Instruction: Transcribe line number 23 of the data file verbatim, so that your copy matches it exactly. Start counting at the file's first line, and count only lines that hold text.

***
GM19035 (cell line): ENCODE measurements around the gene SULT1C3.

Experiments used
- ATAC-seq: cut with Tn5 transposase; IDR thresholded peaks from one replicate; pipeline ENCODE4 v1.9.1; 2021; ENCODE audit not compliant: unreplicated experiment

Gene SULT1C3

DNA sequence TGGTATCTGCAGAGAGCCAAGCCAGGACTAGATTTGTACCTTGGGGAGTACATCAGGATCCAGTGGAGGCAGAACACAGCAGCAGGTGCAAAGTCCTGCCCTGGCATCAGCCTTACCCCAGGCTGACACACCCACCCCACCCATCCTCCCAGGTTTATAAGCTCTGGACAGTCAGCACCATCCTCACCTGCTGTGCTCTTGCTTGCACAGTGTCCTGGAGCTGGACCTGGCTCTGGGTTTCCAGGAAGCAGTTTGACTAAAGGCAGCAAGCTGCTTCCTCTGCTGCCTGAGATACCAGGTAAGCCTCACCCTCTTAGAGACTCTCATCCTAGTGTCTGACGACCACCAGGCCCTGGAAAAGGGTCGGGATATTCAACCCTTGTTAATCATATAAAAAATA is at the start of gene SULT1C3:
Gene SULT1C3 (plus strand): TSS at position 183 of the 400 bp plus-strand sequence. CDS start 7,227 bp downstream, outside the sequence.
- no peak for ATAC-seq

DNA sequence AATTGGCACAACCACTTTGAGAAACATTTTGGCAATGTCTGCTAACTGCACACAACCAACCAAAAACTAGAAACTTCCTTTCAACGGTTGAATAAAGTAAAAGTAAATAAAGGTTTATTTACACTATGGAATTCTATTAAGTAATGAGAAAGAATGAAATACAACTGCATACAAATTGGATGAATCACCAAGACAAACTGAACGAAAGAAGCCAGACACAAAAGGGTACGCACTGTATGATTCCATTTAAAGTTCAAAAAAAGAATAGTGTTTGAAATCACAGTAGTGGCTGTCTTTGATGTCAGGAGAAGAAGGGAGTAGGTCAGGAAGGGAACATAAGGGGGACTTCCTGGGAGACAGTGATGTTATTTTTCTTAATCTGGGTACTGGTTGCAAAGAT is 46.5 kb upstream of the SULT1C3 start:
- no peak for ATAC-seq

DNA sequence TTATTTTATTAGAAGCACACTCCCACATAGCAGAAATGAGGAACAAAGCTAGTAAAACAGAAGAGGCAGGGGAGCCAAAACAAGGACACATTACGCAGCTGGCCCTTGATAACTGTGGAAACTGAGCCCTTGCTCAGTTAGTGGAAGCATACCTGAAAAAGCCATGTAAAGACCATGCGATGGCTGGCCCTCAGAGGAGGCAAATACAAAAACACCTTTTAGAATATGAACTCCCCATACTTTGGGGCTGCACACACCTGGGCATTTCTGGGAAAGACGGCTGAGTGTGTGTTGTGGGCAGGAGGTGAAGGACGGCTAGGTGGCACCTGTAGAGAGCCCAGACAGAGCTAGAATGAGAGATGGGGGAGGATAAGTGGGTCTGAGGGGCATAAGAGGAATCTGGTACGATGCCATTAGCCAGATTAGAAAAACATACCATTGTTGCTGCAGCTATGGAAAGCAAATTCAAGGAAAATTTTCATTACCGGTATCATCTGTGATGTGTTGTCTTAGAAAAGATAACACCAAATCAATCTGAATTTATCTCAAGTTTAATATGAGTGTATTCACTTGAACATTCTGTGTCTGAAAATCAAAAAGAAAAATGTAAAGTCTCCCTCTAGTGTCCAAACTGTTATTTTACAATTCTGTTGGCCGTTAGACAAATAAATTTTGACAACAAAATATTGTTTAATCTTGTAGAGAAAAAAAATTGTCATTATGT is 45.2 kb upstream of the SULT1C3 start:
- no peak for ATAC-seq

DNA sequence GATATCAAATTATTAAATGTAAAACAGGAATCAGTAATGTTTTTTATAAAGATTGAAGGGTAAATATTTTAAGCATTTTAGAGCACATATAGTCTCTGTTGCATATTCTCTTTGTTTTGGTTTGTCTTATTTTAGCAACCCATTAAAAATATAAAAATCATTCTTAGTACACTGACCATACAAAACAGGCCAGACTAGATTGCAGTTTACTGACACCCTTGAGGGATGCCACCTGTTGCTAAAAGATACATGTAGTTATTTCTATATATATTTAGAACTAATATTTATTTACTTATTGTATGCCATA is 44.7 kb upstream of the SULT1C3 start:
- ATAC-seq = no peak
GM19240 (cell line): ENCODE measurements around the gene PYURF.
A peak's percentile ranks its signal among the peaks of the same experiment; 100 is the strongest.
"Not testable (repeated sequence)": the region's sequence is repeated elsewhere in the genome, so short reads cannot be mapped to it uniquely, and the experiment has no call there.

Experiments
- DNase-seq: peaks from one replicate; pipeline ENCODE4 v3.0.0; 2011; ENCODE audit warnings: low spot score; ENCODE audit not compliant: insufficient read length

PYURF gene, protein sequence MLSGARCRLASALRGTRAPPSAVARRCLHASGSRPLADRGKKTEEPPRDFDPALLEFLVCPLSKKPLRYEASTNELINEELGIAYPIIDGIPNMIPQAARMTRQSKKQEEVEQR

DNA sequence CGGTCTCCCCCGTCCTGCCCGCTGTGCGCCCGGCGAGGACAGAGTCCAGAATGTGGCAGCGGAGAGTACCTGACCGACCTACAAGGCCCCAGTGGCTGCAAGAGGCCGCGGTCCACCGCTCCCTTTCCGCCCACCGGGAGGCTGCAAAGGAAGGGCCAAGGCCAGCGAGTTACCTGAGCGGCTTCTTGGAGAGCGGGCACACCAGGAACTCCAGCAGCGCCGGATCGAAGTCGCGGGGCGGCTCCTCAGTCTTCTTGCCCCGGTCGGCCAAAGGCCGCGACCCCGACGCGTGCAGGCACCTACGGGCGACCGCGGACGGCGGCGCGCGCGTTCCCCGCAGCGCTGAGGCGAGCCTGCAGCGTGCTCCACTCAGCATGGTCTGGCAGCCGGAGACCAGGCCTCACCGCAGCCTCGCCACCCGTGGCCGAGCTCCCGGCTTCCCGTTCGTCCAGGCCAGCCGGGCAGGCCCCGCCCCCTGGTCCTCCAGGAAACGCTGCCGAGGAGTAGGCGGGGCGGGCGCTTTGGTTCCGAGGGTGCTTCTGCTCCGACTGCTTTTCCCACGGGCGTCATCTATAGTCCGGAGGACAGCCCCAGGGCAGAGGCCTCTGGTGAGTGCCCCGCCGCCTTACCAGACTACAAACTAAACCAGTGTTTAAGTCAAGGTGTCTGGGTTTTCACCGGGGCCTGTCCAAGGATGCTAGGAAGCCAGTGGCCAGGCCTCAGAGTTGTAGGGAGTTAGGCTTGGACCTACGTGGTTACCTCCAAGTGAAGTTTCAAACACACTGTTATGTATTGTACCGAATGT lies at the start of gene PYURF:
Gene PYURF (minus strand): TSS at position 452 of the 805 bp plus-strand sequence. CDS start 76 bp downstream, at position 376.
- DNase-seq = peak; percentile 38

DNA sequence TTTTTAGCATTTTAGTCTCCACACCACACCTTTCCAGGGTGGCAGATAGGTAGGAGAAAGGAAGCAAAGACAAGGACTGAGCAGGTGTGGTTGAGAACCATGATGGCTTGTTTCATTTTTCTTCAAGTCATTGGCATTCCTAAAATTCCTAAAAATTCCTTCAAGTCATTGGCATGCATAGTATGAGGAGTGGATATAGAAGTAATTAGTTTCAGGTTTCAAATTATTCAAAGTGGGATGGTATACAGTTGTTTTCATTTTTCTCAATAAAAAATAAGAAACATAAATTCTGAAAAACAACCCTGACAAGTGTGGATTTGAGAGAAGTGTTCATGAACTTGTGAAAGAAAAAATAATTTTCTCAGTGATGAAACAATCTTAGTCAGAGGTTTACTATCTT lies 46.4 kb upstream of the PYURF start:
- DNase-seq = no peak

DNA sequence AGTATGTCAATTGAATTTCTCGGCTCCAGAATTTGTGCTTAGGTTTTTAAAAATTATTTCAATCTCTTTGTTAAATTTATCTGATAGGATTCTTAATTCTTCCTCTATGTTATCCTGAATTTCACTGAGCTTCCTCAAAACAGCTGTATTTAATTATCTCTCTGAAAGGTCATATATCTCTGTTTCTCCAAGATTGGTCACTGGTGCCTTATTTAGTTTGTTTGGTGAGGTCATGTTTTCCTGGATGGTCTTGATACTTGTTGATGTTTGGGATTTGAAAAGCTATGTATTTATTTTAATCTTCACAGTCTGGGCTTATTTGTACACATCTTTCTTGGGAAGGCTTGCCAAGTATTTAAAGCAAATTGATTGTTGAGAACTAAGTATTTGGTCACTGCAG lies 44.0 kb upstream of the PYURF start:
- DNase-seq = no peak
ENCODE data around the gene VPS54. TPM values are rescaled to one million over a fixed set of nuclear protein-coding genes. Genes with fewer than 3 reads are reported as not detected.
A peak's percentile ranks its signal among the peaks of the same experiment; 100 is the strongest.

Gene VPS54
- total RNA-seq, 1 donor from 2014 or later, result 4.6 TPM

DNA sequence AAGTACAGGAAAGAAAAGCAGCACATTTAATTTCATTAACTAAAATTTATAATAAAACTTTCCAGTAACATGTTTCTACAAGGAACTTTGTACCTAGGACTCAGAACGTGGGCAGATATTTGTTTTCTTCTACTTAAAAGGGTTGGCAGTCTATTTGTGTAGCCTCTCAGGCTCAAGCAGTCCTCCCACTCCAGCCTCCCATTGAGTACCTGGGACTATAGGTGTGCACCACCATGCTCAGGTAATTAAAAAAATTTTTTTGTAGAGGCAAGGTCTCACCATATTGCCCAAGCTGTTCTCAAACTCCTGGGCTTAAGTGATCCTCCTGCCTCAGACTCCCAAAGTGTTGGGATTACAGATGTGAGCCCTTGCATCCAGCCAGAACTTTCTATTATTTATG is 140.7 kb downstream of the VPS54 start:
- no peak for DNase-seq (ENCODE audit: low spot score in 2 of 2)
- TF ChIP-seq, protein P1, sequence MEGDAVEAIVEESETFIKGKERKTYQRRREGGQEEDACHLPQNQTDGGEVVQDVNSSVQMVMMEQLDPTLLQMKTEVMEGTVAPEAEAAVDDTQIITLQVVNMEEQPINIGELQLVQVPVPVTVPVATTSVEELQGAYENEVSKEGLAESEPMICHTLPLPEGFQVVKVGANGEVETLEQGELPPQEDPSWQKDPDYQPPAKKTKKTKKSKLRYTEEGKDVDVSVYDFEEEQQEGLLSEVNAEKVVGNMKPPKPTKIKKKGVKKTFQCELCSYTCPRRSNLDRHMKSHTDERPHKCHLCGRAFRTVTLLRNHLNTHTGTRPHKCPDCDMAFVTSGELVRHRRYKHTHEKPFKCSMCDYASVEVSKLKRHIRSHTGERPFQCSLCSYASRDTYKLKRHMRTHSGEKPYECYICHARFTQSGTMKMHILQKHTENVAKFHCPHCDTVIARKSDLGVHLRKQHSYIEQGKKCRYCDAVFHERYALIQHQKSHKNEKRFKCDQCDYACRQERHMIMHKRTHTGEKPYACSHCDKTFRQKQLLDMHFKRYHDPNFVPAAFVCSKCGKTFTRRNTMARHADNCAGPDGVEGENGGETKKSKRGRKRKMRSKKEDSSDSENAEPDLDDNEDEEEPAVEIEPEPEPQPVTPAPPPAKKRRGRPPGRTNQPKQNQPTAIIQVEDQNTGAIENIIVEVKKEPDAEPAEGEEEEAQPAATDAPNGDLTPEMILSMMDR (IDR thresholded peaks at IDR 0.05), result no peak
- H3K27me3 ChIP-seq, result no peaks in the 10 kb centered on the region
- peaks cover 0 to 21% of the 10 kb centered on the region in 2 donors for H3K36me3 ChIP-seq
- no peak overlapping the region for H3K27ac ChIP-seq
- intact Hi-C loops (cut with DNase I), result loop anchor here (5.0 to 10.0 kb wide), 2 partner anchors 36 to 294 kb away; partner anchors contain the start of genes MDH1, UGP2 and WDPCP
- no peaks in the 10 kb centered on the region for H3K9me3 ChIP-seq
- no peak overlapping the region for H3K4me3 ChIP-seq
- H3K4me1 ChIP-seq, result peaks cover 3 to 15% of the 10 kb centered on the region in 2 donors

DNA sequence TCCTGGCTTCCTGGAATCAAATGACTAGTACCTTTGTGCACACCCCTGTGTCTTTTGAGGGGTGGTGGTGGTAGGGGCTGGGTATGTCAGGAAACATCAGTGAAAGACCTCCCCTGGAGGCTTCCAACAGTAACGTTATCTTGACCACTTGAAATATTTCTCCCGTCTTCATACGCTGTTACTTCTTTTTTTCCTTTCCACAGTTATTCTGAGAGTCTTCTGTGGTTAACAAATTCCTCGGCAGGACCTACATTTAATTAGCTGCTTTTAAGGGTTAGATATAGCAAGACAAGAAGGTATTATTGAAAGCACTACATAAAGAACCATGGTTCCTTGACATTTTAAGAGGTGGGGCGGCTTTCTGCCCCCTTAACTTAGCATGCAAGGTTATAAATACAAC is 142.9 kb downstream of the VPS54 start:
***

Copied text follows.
DNA sequence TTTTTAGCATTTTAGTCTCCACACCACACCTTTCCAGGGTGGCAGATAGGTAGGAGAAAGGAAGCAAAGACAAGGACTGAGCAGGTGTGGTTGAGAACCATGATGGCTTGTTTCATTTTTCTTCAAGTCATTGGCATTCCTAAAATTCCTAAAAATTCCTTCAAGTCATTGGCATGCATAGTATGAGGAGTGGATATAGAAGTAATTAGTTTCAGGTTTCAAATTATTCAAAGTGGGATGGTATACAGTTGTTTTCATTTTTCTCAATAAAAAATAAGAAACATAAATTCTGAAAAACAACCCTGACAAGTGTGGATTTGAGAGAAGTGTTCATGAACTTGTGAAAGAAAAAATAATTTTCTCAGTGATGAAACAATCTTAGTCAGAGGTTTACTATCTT lies 46.4 kb upstream of the PYURF start: